4. The spine

AMA5 Chapter 15 (p 373) applies to the assessment of permanent impairment of the spine, subject to the modifications set out below. Before undertaking an impairment assessment, users of the Guidelines must be familiar with:

  • the Introduction in the Guidelines
  • chapters 1 and 2 of AMA5
  • the appropriate chapter(s) of the Guidelines for the body system they are assessing.
  • the appropriate chapter(s) of AMA5 for the body system they are assessing.
  • The Guidelines take precedence over AMA5.


4.1 The spine is discussed in Chapter 15 of AMA5 (pp 373–431). That chapter presents two methods of assessment, the diagnosis-related estimates method and the range of motion method. Evaluation of impairment of the spine is only to be done using diagnosis-related estimates (DREs).

4.2 The DRE method relies especially on evidence of neurological deficits and less common, adverse structural changes, such as fractures and dislocations. Using this method, DREs are differentiated according to clinical findings that can be verified by standard medical procedures.

4.3 The assessment of spinal impairment is made when the person’s condition has stabilised and has reached maximum medical improvement. This is considered to occur when the worker’s condition is well stabilised and unlikely to change substantially in the next year, with or without medical treatment. If surgery has been performed, the outcome of the surgery as well as structural inclusions must be taken into consideration when making the assessment.

Assessment of the spine

4.4 The assessment should include a comprehensive, accurate history, a review of all pertinent records available at the assessment, a comprehensive description of the individual’s current symptoms and their relationship to activities of daily living (ADL); a careful and thorough physical examination; and all findings of relevant laboratory, imaging, diagnostic and ancillary tests available at the assessment. Imaging findings that are used to support the impairment rating should be concordant with symptoms and findings on examination. The assessor should record whether diagnostic tests and radiographs were seen or whether they relied solely on reports.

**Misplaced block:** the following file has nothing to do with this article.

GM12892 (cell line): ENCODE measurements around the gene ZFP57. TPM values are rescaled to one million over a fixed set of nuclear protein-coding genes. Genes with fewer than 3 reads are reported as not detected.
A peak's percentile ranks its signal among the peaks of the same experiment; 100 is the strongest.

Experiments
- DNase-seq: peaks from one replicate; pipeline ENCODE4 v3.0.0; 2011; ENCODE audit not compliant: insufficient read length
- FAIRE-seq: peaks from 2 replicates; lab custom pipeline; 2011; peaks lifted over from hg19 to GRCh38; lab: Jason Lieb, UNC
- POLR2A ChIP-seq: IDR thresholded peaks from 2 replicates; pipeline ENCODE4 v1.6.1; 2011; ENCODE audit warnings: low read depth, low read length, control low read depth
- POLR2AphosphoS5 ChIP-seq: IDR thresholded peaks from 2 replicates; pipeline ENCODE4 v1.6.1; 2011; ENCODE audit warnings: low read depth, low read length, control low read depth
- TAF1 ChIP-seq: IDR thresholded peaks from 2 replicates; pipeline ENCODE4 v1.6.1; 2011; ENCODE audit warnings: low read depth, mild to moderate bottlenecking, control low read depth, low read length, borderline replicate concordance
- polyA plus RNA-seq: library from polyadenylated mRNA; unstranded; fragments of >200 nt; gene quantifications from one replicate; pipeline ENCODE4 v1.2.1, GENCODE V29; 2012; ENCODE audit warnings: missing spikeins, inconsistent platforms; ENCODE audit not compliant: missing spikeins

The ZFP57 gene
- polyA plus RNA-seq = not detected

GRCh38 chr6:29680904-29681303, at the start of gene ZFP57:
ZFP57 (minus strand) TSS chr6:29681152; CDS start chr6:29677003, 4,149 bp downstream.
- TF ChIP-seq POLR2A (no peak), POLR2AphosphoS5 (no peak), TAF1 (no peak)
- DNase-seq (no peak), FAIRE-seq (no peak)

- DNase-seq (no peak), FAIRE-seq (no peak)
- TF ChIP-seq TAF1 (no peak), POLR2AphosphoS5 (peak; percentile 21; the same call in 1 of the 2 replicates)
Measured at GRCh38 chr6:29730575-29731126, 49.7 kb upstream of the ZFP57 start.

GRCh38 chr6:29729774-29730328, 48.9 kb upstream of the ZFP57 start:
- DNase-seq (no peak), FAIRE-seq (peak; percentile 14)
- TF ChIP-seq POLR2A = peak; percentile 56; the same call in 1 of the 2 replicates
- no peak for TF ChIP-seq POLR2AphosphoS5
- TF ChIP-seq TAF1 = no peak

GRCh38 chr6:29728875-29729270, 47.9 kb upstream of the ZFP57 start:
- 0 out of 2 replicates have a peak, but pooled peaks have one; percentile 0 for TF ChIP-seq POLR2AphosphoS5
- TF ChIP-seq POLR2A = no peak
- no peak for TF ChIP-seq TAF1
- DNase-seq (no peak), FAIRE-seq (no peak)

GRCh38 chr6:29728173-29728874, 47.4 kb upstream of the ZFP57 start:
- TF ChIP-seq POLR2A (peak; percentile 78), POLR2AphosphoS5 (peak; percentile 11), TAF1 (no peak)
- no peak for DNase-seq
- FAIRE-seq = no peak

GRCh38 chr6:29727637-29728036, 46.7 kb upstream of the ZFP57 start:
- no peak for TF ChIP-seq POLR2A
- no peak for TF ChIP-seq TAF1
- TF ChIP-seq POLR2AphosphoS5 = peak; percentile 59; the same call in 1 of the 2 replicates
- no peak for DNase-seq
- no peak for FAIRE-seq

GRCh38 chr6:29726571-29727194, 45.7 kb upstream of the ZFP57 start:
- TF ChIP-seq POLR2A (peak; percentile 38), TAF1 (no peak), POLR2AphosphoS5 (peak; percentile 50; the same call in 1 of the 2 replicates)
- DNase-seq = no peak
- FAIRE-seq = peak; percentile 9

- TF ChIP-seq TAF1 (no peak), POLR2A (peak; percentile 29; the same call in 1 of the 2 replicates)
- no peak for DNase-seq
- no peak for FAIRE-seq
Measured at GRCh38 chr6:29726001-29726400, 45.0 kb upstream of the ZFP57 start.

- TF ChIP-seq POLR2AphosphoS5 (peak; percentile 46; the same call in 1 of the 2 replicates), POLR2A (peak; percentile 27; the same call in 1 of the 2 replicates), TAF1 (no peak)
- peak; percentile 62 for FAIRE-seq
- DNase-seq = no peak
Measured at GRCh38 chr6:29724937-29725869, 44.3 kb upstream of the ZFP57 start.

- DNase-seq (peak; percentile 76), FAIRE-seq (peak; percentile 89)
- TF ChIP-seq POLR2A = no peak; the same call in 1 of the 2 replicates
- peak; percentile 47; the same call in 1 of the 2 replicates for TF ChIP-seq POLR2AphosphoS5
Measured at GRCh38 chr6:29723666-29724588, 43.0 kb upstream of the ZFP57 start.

4.5 The DRE model for assessment of spinal impairment should be used. The range of motion model (AMA5 sections 15.8–15.13 inclusive, pp 398–427) should not be used.

4.6 If a person has spinal cord or cauda equina damage, including bowel, bladder and/or sexual dysfunction, he or she is assessed according to the method described in AMA5 Section 15.7 and AMA5 Table 15.6 (a)–(g) (pp 395–98).

4.7 If an assessor is unable to distinguish between two DRE categories, then the higher of those two categories should apply. The reasons for the inability to differentiate should be noted in the assessor’s report.

4.8 Possible influence of future treatment should not form part of the impairment assessment. The assessment should be made on the basis of the person’s status at the time of interview and examination, if the assessor is convinced that the condition is stable and permanent. Likewise, the possibility of subsequent deterioration, as a consequence of the underlying condition, should not be factored into the impairment evaluation. Commentary can be made regarding the possible influence, potential or requirements for further treatment, but this does not affect the assessment of the individual at the time of impairment evaluation.